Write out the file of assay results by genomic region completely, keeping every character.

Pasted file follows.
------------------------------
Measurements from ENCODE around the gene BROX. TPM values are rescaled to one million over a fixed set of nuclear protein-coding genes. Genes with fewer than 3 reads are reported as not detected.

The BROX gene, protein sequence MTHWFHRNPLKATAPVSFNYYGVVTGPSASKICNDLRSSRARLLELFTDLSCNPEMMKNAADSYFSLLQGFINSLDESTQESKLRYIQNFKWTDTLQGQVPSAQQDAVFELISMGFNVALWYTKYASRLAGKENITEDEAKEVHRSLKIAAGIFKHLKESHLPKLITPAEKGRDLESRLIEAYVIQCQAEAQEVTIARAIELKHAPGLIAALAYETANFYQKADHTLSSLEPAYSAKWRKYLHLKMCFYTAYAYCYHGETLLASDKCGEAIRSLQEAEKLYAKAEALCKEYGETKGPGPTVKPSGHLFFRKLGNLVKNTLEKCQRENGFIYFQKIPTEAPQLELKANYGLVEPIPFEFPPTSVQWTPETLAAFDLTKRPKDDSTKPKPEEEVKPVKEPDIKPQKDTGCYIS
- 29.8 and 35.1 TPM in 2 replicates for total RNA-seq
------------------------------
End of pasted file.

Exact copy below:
Measurements from ENCODE around the gene BROX. TPM values are rescaled to one million over a fixed set of nuclear protein-coding genes. Genes with fewer than 3 reads are reported as not detected.

The BROX gene, protein sequence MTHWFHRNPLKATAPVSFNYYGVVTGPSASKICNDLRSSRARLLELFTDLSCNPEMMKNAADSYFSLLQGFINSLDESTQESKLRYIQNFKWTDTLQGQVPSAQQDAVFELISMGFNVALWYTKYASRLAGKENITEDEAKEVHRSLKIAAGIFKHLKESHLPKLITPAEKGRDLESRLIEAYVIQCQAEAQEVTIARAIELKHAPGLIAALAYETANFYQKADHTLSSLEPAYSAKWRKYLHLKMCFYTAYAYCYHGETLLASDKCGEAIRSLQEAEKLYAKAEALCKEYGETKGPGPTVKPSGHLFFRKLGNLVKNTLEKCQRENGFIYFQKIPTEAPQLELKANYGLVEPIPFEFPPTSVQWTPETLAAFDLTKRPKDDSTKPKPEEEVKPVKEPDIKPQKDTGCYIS
- 29.8 and 35.1 TPM in 2 replicates for total RNA-seq